The shoemaker arched his lips in a slight smile, as if to say that I was beginning to turn the problem into a lesson. However, I was far from achieving a good result, because then I started to talk about how Francis was infamous, a dangerous man, a traitor. I would stay away from him. I considered talking to the Elder about Francis’ antics to get the job. He would request his expulsion from the Order for his vile behavior. Loureiro looked at me deeply before contemplating: “There was certainly a trap. But what was the bait used to imprison you?” Francis’ malice, I replied. The shoemaker shook his head to say that the answer was wrong and suggested: “Think and try again.” Although I tried to avoid the truth, in order to be honest with myself and be honest with him, I had to admit what really hurt me. I lowered my eyes and confessed that the bait that had trapped me had been my pride and my vanity.

However, I insisted that Francis’ wickedness could not be denied, without which none of this would have happened. Loureiro put me in front of the master who lives inside all of us: “Francis’ evil belongs to Francis. Alone, it would have no power. Unless you accepted the invitation to dance with it, attracted by its seductive compliments. Praise often works as a magnet for the shadows of pride and vanity.” The waiter brought the cups of coffee accompanied by delicious bread topped with a generous slice of incredible local cheese. Nice and warm. Loureiro took a sip and deepened his reasoning: “For all this time, you ran from responsibility. Either claiming injustice, or Francis’ betrayal or malice. If you had not taken on the advice of vanity and pride, there would be no conflict, no cliff and fall; the trap would be harmless, Francis’ evil would be consumed in himself. Knowing the Elder and his keen sense of justice, I would say that the chances of you reaching the desired position would be enormous. The silence of humility speaks louder than the cries of pride; the light of simplicity has an infinitely greater and longer lasting reach than the sparkle of vanity. Anyway, if there was a conflict it was because you called for it; if there was a fall, it was because you jumped from the cliff; if there was frustration in your journey, in this case, it was due to the use of inadequate instruments for the correct progress. There is no evolution without the exercise of virtues; there is no victory outside the light.”

I commented that I had been too naive. Loureiro corrected me: “As long as you refuse to look in the mirror of truth, lost due to not understanding neither your strength nor your weakness, you will be imprisoned in the cell of your own victimization. Without pride and vanity as your advisers, none of this would have happened. As long as you look at yourself as a mere victim of the evil of others, you will not be able to progress or transmute the pain.”

“The most interesting aspect is that we are conditioned to use pride and vanity to feel strong when, in truth, it is exactly these shadows that weaken us. It was exactly at that point, because it convinced you that you are powerful, that Francis imprisoned you. What defeated you was not Francis’ evil, but your own shadows. Your weakness was your illusion of strength. Understanding this, with love and wisdom, is the first step in transforming and strengthening yourself for the days to come.”

“This is the exact same way offenses work. We can only offend those who, inflated by the vulgar shadows of pride and vanity, believe themselves to be better than others, who think that respect comes from others and not from the knowledge they have about themselves.”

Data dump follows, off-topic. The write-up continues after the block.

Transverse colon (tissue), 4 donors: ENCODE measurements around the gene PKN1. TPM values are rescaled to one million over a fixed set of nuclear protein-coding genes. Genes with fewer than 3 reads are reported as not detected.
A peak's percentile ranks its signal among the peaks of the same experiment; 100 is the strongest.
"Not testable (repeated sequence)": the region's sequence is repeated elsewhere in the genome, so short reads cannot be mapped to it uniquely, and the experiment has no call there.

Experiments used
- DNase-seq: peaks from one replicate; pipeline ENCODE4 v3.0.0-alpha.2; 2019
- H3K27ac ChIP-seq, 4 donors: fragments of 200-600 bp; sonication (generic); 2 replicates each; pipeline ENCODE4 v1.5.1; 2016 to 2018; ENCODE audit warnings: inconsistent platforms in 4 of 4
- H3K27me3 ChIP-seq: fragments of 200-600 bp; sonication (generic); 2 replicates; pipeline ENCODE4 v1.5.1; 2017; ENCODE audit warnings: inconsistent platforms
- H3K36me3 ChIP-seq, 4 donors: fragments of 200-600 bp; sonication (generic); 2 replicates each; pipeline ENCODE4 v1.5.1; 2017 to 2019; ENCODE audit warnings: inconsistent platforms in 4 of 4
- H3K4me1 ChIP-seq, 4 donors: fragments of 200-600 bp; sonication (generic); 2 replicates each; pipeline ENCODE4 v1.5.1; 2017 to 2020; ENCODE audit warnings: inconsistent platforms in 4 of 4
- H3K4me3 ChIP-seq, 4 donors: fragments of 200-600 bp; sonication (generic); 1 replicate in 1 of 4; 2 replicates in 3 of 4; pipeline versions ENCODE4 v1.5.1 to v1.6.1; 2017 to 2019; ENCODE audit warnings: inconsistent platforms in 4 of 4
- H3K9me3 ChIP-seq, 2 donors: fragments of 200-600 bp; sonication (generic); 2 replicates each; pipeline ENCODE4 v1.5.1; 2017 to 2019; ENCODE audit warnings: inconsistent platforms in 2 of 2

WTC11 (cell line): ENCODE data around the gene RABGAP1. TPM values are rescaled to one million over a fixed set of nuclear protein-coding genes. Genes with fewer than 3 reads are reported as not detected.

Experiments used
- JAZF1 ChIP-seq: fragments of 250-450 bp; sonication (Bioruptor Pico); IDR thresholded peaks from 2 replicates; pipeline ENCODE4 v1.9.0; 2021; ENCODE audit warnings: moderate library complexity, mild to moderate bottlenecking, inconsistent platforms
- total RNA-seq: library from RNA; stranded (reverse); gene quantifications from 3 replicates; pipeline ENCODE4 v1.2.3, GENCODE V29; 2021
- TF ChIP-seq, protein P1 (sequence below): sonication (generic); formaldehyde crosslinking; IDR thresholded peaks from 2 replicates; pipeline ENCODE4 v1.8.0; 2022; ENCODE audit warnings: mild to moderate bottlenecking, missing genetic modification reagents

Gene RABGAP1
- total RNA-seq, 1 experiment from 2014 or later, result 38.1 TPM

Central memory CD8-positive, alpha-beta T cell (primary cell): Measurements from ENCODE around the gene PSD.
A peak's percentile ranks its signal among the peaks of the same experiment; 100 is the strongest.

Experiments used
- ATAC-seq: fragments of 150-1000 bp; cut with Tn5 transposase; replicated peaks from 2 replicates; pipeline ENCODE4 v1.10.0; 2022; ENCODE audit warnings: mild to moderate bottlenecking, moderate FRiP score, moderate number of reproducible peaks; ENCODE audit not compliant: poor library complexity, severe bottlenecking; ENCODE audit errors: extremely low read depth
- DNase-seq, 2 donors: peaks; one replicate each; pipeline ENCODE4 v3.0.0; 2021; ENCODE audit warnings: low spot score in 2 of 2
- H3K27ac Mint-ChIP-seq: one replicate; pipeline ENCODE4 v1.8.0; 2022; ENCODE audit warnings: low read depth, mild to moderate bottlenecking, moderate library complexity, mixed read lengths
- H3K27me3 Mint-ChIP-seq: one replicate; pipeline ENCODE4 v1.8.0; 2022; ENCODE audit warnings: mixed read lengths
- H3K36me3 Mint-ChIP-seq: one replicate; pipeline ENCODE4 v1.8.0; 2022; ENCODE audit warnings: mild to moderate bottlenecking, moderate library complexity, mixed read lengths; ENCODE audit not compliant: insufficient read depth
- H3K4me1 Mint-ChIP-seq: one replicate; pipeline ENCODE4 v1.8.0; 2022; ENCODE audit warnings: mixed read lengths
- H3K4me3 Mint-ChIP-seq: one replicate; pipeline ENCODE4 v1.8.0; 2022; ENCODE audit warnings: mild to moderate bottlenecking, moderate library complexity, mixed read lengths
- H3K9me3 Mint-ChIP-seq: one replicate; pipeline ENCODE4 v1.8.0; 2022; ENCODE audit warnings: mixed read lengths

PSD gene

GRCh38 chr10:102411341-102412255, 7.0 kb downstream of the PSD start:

He took a bite of his bread and continued: “Francis, like a good magician, tricked you with the skillful game of shadows. The trick was only possible because you wanted to believe it, because it inflated your ego, which in this situation proved itself to be askew. Because you deluded yourself to be strong, you were vulnerable.” I interrupted to say that I would never again believe in a compliment. Loureiro frowned as if he were talking to an unhappy child and said: “You don’t need to walk along the lines of childishness or radicalism. Not all praise is sincere, as well as not all criticism is fair. When we understand who we are, we have already developed good levels of humility, simplicity, compassion, and sincerity. Thus, we are able to understand the value contained in each word addressed to us; enjoying the caring content and disregarding the fruits of ignorance.”

I said this had been a fruitful lesson. Loureiro asked how my relationship with Francis would be from then on. I confessed that I had no good feelings towards him. Yes, I was hurt. The shoemaker sipped his coffee and said: “The lesson is not over yet. Only forgiveness ends this process.”

“Understand that you and Francis were advised by the same shadows. Both were moved by pride and vanity, each in their own way. The Law of Attraction; it was their harmony that brought them together and involved them. This makes you more like Francis than you would like at the moment. However, it can also help you. His shadows allowed you to discover the degree of involvement they have with yours. This will make it possible, if you work in that direction, to transmute pride into humility, vanity into simplicity and then move on. Thank him. Francis, albeit unintentionally, through the shadows, became a messenger of light. It is the cliff that makes us discover the value of learning to fly.”

He finished his coffee and concluded: “Forgiveness is the enlightened end of all stories because it frees the characters involved in the plot. Furthermore, forgiveness heals the evil that corrodes us. Forgiveness is vital for the highest flights, not only because it unties us from the ground or because. it makes us light by emptying the unnecessary baggage we insist on carrying, but mainly because it makes us understand the perfect span of our wings.”

I spent two more days at the small town, meditating and reflecting. At the end of my stay, I returned to the monastery. I looked for the Elder and admitted that I was not yet ready to run the course. I apologized for the inadequacy of my words during the conversation we had days before. I said nothing about Francis. He smiled with the sweetness of a father. Without my asking, he commented that the position would be under the responsibility of Bartolomeu. A monk who had not asked for it.

Kindly translated by Julia Reuter e Carvalho